Canadian cyber incidence response team revealed that China state backed hackers, who were allegedly after intellectual property, used well perfected social engineering techniques to infiltrate the computer network of Canadian federal research institution.
Chinese state backed hackers used highly sophisticated and well perfected social engineering techniques to infiltrate the computer networks of Canadian National Research Council earlier in July, according to a recently released federal analysis report.
The report by the Canadian Cyber Incident Response Centre released under the Access to information Act reveals that Chinese hackers used a combination of phishing emails, malwares and exploited known vulnerabilities in browsers to “establish a foothold” in the computer networks of NRC.
NRC hacking incidence first came to light in July and prompted the shutting down of the government research center. Canadian government did not hesitate to point fingers at Beijing with government’s chief information officer, Corinne Charette, openly saying the attack was from a “highly sophisticated Chinese state-sponsored” hackers’ group.
Foreign Affairs Minister John Baird, who is in Beijing at the time of the breach, reported having “full and Frank” talks with his Chinese counterpart about the incidence. Predictably, China dismissed the claims of its involvement in the attack terming them as “groundless allegations.”
NRC is yet to come out clean on the full extent of the breach and whether the Chinese actually managed to steal and crucial information. However, the report explicitly reveals that the Chinese hackers were primarily interested in the “theft of intellectual property, trade secrets, and other sensitive or proprietary information,” says the report.
The report pictures a well-crafted “exploitation cycle” of attack that starts will collection of email addresses of all employees at the federal research center. Highly targeted emails with innocent looking embedded links were then sent to all employees.
Clicking on the links leads to spoofed websites which are well designed to capture the attention of employees working in a certain department. It also triggers automatic downloading of malicious malware into the computers, which marks the second and most important phase of the attack cycle. “In this case, malware was downloaded onto the victims’ system after users, using a vulnerable version of Internet Explorer, visited compromised websites,” the report says.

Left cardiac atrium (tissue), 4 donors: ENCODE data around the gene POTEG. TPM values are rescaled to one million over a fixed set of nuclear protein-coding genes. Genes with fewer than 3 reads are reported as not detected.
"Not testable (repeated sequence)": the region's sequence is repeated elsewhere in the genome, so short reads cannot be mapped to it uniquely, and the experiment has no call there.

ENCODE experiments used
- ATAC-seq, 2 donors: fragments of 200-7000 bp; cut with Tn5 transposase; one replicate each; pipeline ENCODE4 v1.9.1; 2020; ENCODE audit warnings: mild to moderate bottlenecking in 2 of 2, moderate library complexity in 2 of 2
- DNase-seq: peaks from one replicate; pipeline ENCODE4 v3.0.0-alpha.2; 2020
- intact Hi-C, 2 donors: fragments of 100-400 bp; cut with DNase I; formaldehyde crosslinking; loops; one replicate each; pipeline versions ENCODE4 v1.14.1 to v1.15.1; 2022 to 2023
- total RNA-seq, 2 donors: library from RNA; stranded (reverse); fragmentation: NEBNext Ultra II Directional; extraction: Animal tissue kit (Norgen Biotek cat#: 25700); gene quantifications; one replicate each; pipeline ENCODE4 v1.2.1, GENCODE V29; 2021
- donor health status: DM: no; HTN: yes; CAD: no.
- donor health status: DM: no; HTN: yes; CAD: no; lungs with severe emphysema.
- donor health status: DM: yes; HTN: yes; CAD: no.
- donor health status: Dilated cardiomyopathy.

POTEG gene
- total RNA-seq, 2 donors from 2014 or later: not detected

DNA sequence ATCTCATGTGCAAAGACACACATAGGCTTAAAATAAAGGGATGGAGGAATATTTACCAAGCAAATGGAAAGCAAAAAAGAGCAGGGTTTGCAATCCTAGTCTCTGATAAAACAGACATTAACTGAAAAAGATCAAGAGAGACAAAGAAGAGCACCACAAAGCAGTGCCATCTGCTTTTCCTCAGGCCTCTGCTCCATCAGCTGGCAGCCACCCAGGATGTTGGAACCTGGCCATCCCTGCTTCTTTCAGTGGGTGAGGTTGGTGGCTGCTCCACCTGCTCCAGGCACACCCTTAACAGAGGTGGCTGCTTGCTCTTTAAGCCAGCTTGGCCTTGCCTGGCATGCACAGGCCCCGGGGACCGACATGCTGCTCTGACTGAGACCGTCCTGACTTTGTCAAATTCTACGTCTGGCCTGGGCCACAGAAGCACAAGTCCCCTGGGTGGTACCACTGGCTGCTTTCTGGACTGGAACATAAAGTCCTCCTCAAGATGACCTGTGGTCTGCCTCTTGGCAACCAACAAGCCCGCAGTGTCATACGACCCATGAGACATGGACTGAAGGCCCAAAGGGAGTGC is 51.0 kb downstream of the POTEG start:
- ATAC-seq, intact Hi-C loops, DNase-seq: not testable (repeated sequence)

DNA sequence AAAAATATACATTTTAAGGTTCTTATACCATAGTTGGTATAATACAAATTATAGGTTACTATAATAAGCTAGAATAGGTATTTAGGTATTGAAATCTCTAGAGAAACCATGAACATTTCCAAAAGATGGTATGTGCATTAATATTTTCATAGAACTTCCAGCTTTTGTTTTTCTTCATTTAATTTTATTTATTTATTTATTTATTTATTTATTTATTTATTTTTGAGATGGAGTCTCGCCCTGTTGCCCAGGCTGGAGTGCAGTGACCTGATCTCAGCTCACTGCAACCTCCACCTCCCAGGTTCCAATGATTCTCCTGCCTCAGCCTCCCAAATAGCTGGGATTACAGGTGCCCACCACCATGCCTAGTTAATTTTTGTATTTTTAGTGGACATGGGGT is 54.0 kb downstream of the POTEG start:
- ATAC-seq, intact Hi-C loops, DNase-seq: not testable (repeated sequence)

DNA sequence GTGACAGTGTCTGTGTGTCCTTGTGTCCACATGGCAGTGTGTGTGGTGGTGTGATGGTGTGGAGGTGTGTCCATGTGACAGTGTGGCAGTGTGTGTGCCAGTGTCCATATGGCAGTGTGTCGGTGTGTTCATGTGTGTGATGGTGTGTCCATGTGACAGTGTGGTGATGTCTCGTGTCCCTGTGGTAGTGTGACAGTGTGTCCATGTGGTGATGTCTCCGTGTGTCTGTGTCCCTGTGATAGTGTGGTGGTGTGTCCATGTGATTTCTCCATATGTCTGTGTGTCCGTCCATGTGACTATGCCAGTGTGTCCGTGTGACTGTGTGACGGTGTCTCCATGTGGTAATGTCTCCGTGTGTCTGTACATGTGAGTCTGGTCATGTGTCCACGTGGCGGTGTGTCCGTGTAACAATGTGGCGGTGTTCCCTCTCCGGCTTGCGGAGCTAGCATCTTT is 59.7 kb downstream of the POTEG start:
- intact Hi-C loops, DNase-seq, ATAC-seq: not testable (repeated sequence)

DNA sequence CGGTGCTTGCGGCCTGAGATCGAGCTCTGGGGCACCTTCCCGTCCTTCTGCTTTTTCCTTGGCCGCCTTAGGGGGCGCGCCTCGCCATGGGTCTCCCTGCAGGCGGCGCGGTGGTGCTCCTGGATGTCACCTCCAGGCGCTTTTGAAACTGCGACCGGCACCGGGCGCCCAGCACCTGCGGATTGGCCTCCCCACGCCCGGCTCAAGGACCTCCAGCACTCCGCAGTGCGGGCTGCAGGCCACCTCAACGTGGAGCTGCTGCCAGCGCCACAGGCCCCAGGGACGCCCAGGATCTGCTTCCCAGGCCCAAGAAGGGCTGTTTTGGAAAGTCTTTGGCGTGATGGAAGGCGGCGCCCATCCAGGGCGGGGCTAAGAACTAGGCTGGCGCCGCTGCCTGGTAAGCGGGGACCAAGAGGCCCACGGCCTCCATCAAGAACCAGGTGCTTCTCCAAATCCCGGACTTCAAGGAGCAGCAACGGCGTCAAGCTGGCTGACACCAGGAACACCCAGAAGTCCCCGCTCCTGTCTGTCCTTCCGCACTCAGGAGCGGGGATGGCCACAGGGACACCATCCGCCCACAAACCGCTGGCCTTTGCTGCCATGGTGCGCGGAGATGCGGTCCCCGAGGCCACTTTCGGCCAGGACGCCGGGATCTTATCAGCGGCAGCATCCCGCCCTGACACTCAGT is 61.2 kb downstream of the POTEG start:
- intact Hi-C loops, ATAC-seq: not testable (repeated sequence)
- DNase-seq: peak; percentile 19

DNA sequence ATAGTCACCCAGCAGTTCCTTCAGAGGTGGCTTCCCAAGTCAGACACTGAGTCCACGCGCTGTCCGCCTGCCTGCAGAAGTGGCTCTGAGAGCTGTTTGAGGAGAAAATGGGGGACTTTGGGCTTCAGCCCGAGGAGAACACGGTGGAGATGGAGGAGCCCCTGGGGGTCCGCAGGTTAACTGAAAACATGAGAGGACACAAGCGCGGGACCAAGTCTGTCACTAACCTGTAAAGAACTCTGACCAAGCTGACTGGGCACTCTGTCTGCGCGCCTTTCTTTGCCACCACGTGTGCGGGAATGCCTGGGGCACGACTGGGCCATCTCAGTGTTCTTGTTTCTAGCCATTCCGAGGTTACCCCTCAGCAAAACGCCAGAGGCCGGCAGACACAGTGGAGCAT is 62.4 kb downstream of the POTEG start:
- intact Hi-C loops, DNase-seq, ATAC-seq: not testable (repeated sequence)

Once installed, the data stealing malwares, obtains all saved passwords and usernames which ultimately gives hackers direct access to NRC computer network. The report noted that hackers were able to connect NRC’s systems to their computer networks abroad, implying they could monitor literally everything.
Apparently, hackers also accessed a system containing the personal files of peoples dealing directly with the federal research institution. However, the Privacy commissioner spokeswoman Tobi Cohen said it was still not possible to determine whether any personal information was stolen, adding that the agency was yet to receive any complaint from affected persons.
Cohen also cleared NRC of any wronging in handling the security breach. She confirmed that the privacy commissioner was “satisfied that the organization took appropriate steps to notify employees and other parties about the cyber-intrusion” said Cohen adding the NRC has already initiated measures to shore up its defense mechanism and streamline its security procedures to avoid a repeat of the incidence.
These type well-orchestrated and deep rooted security breaches are not new in the tech world. Recently Charge Anywhere, an electronic payment provider to merchants unearthed a similar deep rooted infiltration of its network which was ongoing for the last five years. The attack, whose objective was to steal credit card data compromised the account details of millions of merchants worldwide.
Cohen noted that the cyber-threat paradigm was slowly shifting from the use of Brute force to stealthy crawling into private computer network. She postulated that such attack will get smarter and more intense in the future and therefore advised organizations and users to be extra “cautious when receiving emails that contain suspicious attachments or links.”
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